Other miners are properly artisanal, opening adits and driving shafts and tunnels using hand tools such as hammers, chisels and spades. They train each other and typically have little or no formal mining experience.

 
Gold-beading quartz vein in interior of an artisanal mine near Low's Creek, Mpumalanga Province, South Africa, showing chisel marks from hand-driven chisels in working the mine.
 
This is an adit (horizontal or sloping mine entrance) in the Johannesburg municipality, near the suburb of Roodeport. It is part of a chain of similar adits along a surface outcrop of the Roodeport gold reef of the Witwatersrand, South Africa.
 
This is an adit (horizontal or sloping mine entrance) in the Johannesburg municipality, near the suburb of Roodeport. It is part of a chain of similar adits along a surface outcrop of the Roodeport gold reef of the Witwatersrand, South Africa.

The nature of gold deposits helps to determine the type of artisanal mining. On the Witwatersrand reef, gold is found in the form of very fine particles in hard-rock sedimentary conglomerate rock in steeply inclined deposits. Three hundred and fifty kilometres (220 mi) to the west of Johannesburg and the Witwatersrand reef (the ridge that contains the gold), the mines around Barberton contain visible nugget gold in quartz veins, in addition to fine particles, that are embedded in metamorphosed late Archaean age rocks dating to 3.2 to 3.4 billion years ago. These different formation require different artisanal and formal mining methods, with different social and economic structures.

For instance, the deep mines of Johannesburg are capital intensive and deep, while the associated artisanal mining is shallow and relatively unprofitable. Artisanal miners usually operate as teams that carry the process through from underground mining and sorting the ore, to production of the finished gold for sale. Artisanal mining in the Barberton region produces relatively large nuggets in reasonably profitable mining ventures. Formal mines, such as Agnes, Fairview, Consort, and Barbrook, are relative small, and artisanal mining is growing in the region.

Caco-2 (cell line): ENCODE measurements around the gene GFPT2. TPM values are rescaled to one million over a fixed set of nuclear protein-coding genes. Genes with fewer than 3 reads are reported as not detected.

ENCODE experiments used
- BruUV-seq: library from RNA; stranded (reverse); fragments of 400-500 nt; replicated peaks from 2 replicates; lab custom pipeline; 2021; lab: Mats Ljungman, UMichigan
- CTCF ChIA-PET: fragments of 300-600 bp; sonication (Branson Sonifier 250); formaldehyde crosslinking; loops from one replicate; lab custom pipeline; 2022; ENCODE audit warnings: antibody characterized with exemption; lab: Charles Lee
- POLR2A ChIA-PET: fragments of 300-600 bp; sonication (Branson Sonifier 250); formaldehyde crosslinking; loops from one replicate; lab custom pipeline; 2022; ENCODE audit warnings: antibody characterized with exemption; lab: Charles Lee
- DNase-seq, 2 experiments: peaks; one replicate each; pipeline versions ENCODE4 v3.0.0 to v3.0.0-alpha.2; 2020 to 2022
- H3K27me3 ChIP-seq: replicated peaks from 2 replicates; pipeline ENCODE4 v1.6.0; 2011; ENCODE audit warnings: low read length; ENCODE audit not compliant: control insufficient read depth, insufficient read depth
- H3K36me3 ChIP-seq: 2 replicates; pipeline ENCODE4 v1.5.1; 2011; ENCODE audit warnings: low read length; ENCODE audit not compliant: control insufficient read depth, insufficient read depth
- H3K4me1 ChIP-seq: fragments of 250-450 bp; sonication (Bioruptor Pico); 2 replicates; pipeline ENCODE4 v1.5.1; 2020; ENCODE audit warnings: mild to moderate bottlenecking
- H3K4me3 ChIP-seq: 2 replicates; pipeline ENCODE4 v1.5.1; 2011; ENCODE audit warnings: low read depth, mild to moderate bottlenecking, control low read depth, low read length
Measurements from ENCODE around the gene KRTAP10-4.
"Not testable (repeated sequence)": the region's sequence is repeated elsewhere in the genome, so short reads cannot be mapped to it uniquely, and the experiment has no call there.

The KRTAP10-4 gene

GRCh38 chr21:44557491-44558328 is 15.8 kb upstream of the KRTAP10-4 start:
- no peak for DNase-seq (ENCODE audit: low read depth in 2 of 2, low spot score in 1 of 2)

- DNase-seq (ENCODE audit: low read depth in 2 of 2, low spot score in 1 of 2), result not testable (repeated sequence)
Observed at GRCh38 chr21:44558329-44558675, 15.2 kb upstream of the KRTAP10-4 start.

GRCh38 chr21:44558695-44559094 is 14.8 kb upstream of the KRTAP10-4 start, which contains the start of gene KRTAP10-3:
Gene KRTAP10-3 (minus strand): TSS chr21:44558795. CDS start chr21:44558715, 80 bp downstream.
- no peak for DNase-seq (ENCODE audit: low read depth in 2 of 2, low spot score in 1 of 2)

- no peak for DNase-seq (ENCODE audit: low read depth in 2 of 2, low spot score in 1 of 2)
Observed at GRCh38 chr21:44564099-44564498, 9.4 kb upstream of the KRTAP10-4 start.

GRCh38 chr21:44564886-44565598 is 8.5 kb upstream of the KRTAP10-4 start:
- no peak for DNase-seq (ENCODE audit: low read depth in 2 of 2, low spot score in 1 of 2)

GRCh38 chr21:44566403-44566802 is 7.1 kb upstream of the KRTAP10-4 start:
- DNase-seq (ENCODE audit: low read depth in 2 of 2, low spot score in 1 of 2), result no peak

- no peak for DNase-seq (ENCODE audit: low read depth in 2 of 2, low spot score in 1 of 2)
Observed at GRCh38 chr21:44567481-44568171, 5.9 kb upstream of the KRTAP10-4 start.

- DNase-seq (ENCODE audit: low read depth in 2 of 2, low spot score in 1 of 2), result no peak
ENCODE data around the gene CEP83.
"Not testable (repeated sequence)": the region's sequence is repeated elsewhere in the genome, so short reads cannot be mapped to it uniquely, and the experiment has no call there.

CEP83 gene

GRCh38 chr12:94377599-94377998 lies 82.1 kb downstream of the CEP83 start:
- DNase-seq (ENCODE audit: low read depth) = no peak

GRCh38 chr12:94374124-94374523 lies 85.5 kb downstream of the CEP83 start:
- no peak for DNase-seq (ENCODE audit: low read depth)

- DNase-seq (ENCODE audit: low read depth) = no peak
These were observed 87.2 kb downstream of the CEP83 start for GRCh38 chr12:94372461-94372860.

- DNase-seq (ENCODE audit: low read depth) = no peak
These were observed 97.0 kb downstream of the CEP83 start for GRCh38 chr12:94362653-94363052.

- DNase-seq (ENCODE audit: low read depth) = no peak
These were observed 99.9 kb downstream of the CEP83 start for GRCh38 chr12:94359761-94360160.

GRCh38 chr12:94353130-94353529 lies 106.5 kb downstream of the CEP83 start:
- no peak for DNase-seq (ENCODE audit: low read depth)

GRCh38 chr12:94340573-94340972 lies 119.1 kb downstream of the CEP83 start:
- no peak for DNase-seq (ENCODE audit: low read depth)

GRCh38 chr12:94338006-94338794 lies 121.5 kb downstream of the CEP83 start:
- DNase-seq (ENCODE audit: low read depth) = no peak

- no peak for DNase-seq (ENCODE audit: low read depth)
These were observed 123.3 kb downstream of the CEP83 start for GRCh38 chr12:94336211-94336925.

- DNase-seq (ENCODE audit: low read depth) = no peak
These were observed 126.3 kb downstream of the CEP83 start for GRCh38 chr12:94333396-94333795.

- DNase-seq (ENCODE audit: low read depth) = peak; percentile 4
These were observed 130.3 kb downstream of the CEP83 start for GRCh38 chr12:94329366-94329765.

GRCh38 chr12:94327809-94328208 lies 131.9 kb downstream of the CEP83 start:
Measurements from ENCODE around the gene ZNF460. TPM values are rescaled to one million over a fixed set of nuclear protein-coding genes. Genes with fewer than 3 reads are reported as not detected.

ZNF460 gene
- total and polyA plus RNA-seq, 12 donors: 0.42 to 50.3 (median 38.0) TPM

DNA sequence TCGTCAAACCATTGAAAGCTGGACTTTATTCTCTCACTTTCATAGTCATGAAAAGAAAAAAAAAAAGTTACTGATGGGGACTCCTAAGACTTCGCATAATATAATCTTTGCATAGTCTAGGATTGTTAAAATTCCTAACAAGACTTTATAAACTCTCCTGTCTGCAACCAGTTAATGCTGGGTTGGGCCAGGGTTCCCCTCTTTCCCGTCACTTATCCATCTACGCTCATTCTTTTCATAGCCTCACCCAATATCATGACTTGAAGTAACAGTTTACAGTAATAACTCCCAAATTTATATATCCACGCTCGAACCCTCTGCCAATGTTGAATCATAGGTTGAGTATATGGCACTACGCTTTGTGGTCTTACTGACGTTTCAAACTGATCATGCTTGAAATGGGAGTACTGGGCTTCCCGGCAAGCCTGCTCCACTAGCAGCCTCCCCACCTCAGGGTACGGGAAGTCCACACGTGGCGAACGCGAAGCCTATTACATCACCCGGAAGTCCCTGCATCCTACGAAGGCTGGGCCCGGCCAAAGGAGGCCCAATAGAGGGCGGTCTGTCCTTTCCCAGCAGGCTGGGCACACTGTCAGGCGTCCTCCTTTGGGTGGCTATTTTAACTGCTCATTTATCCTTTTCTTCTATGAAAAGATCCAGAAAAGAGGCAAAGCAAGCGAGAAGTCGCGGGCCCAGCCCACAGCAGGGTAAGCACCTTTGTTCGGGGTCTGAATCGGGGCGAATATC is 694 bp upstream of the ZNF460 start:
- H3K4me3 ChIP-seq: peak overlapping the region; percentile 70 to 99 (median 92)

Since artisanal mining is illegal in South Africa, it is difficult to estimate its economic value. In gold bearing regions such as Roodeport and Barberton, specialised settlements and organisations have emerged recently (since 2007).

Artisanal mining in South Africa probably has a long history, but this has not been documented. For Zimbabwe, Roger Summers has mapped extensive pre-colonial mines, prospecting trenches, and early processing sites, but this has so far not been done for South Africa.

Violence is a constant problem in the artisanal mining sector. This is often caused by conflict between miners and police and private security personnel, and between different groups of miners competing for resources. However, there is also a remarkable degree of mutual respect among the miners, especially in the face of the dangers presented by conflict above ground, and the danger of work underground. Typically, artisanal miners are young males, but there are occasional female underground workers. Women and children are often involved in sorting and pulverising the ore above ground, and in transporting food, materials, and other logistic support.

Gold ore is processed informally using simple technologies. Ore is first crushed by hand on open rock surface and hammerstones. This work is often done by women and children. The pulverised ore is concentrated using visual sorting, sieving, gold panning, and by washing on riffle tables made of plastic sheets on heaps of sand. Final gold extraction is accomplished using mercury amalgamation. Mercury is typically burned off using an oxy-gas torch. The gold is sold to local agents, or may be exported directly to major markets for raw gold including India, China, Israel and Lebanon. Gold is also taken across borders into Zimbabwe and Botswana where legislation makes it easier to sell the gold to small refineries and small mining operations, where it may be incorporated into their own output for reporting purposes.

Artisanal mining in South Africa appears to be increasing despite the legal and practical difficulties.

See alsoEdit

ReferencesEdit

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  2. ^ "Global Trends in Artisanal and Small-Scale Mining (ASM): A review of key numbers and issues". IISD. 2018-01-20. Retrieved 2018-10-26.
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  27. ^ "Subscribe to read". Retrieved 16 December 2016.
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  36. ^ William Finnegan (April 20, 2015). "Tears of the Sun The gold rush at the top of the world" (The New Yorker). Retrieved April 13, 2015. Many mining towns are company towns. La Rinconada is the opposite. Nearly all the mines and miners here are “informal,” a term that critics consider a euphemism for illegal. Ilasaca prefers “artisanal.” The mines, whatever you call them, are small, numerous, unregulated, and, as a rule, grossly unsafe. Most don’t pay salaries, let alone benefits, but run on an ancient labor system called cachorreo. This system is usually described as thirty days of unpaid work followed by a single frantic day in which workers get to keep whatever gold they can haul out for themselves.

Further readingEdit